In our quest to find unusual, exquisite teas we've been spending time this month in the region of Kangra in India's north-west this week.

Kangra Valley (known locally as "Valley of the Gods") is one of India's smallest tea growing regions and often overlooked. It's not as well known as Darjeeling or even Nepal but tea gardens here benefit from the same high altitude conditions.

Kangra lies at the foothills of the snow-capped peaks of the Dhauladhar mountain range (part of the Himalayas) in the state of Himachal Pradesh at a high altitude of 4000-6000 ft. It's an area surrounded by pine forests, and dotted with rushing streams and lakes.

Tea was first planted here in the mid 1800s on estates owned by British, European and local planters. A small, thriving industry soon took shape, with Kangra tea winning numerous awards for its quality. Disaster struck in 1905 when a devastating earthquake ripped through the region. 

The hardy tea plant- mostly the Chinese variety (the Camellia sinensis sinensis) had taken deep root by this time and started to regrow. Slowly planters, mostly small-scale, returned to the area but the tea industry has remained in the shadows and never quite regained its former glory.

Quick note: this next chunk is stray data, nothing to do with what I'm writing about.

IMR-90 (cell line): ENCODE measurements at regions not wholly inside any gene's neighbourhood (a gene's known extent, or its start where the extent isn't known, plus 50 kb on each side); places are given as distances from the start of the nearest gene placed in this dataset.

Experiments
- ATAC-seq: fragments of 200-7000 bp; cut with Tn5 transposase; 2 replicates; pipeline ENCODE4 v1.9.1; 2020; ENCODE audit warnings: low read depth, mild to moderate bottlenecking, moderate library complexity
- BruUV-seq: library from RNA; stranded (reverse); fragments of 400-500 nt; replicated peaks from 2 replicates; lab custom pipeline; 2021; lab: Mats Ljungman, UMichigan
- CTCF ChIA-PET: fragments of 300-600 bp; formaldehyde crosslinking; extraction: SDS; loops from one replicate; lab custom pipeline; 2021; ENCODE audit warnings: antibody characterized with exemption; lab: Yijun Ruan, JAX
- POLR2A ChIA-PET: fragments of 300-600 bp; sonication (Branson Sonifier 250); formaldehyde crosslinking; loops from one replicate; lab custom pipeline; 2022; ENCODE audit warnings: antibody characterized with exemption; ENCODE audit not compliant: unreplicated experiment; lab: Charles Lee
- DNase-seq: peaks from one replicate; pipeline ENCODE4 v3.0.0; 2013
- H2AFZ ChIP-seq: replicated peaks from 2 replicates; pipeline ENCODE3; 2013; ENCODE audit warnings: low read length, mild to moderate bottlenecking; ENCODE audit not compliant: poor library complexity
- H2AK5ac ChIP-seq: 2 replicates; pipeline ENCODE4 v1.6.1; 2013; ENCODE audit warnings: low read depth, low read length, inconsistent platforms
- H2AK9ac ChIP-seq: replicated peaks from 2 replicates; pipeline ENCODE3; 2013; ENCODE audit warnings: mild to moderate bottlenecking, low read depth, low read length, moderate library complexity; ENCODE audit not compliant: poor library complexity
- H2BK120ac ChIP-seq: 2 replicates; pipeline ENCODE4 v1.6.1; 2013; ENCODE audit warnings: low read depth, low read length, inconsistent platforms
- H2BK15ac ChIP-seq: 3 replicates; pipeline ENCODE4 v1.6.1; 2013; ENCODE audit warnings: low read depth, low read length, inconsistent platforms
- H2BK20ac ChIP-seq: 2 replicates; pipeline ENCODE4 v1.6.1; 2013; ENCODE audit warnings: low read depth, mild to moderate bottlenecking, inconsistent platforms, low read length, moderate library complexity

Today several tea producers are striving to improve the quality of tea here. We were particularly impressed with a hand-rolled oolong style tea made by a small garden on the outskirts of Dharamshala. It's fir green coloured crumpled leaves are left to wither and then hand-rolled to give vivacious, creamy and fresh floral notes. It's truly delicious.

Try Kangra hand-rolled oolong here

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